The second screenshot appears to mostly reflect the activity, but the third screenshot really mixed up exactly where I was swimming (hint: I wasn’t swimming on land). I finally got the hang of the workout during my fourth screenshot, but for reasons unknown the Activity app does not include a map for this workout despite no known variables.
Suffice to say that I was not overly impressed with the built-in GPS’s ability to actually map out swims during my weekend testing. Hopefully future software updates improve the accuracy, but that’s never a given so I’ll report back after more extensive testing. Missing the map during the fourth screenshot was especially disappointing, but being able to fill my Activity rings and get credit for swimming is what’s most important to me.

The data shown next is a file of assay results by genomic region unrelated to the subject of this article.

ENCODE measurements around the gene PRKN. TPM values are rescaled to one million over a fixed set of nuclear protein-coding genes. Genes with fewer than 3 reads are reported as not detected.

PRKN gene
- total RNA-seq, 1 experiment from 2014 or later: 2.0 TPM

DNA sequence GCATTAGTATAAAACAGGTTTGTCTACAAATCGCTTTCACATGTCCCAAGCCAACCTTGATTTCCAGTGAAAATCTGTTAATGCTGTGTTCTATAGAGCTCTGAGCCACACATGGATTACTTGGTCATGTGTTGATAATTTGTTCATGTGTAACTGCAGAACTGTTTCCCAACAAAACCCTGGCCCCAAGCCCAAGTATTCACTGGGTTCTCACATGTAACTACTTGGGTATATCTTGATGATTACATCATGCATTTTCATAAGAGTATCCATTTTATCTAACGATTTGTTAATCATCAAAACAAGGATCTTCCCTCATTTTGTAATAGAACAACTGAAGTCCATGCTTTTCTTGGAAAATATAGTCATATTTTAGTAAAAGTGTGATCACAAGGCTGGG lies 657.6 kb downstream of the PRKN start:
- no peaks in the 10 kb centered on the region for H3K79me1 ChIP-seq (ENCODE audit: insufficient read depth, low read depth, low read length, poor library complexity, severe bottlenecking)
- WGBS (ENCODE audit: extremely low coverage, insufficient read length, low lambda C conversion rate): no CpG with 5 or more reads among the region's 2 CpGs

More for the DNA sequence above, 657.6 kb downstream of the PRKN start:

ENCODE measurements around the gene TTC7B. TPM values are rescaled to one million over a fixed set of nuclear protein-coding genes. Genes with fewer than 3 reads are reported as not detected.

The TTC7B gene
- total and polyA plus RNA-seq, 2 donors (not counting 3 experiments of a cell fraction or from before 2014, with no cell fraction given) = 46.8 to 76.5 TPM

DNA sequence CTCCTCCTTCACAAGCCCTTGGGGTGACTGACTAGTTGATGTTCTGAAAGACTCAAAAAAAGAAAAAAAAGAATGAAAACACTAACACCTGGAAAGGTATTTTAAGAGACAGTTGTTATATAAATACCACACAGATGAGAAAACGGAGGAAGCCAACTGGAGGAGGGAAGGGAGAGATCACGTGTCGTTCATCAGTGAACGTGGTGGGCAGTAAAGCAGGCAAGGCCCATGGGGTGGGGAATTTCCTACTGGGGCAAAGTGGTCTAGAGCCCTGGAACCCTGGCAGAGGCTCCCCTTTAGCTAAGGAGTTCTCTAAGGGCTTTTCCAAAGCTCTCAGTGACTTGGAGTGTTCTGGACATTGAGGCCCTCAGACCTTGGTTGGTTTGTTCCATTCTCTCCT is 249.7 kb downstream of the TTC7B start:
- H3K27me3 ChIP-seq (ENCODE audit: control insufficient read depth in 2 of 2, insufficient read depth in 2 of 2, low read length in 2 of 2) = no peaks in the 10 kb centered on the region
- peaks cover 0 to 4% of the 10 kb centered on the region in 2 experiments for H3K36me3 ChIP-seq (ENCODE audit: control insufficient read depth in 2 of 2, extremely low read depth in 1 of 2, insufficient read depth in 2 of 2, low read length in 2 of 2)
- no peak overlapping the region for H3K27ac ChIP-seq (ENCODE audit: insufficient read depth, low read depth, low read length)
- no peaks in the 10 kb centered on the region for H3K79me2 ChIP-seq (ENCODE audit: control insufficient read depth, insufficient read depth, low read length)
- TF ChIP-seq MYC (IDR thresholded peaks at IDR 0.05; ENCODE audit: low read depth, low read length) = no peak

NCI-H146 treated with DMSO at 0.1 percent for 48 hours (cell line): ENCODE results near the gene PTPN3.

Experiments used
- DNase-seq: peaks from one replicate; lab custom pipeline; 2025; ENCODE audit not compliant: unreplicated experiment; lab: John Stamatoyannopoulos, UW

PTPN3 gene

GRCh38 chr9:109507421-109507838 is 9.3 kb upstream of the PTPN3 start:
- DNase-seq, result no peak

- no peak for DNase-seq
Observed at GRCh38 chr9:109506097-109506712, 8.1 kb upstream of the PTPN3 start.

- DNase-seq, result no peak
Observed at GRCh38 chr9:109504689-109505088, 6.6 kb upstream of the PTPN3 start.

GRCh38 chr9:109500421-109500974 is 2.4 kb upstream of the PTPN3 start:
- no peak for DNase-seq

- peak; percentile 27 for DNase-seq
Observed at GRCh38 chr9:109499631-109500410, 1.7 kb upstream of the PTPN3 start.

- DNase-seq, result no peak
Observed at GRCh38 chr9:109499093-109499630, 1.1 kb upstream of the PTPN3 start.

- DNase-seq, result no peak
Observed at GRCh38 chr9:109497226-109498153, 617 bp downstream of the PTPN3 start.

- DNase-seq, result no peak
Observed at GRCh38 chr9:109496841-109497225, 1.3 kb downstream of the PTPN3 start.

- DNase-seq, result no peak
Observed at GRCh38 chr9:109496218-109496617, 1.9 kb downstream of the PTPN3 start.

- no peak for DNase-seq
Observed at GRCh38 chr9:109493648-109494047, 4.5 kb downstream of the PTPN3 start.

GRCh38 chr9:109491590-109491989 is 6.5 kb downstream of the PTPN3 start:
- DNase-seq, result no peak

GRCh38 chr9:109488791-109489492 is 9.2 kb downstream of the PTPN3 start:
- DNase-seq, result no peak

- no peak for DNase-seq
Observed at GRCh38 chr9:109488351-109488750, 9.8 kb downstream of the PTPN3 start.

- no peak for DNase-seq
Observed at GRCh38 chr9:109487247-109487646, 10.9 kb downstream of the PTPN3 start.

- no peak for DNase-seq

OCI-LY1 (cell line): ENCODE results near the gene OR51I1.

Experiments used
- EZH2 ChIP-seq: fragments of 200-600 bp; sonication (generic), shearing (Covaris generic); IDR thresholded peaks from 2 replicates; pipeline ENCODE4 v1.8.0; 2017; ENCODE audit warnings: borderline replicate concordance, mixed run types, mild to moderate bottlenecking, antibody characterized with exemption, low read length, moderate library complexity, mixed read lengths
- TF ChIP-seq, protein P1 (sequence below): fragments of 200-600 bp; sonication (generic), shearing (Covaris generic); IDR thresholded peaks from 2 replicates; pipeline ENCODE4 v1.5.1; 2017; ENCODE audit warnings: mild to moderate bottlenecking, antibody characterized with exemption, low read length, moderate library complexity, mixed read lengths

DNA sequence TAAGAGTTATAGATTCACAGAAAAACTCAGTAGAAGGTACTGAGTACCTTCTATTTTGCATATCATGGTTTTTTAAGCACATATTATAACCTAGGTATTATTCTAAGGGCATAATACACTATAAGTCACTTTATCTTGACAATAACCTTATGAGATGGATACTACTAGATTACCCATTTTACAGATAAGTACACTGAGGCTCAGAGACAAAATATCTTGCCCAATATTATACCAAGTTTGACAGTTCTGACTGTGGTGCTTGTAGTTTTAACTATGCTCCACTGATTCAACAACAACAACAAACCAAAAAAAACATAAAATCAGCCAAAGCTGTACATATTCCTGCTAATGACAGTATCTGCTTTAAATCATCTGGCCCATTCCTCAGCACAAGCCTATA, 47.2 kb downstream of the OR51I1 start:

Aside from route and intensity, Open Water Swim captures several useful data points: swim type (mixed in my case), duration and location, active and total calories, distance, average hate rate and pace, and local weather conditions, temperature, and humidity.
Thanks to Apple Watch Series 2, I plan on doing a lot more regular swimming and finding access to an indoor pool, but if you don’t swim or see an interest in it you’ll probably be fine with a less water resistant Apple Watch.
You’ve also probably heard about Apple’s neat trick to expel water from the air cavity required to make a speaker work. Apple Watch makes a series of tones that sound like what Windows does when you press too many keys, and any trapped water is pushed out. This happens when you end a water workout or you can engage it manually at any time. (The result isn’t dramatic; don’t expect a shot of water to shoot out.)
Apple Watch Series 2 adds a new locked status that works different than the main lock status. The Control Center panel that you access with a swipe up from the watch face uses a water droplet and a lock to turn on these modes.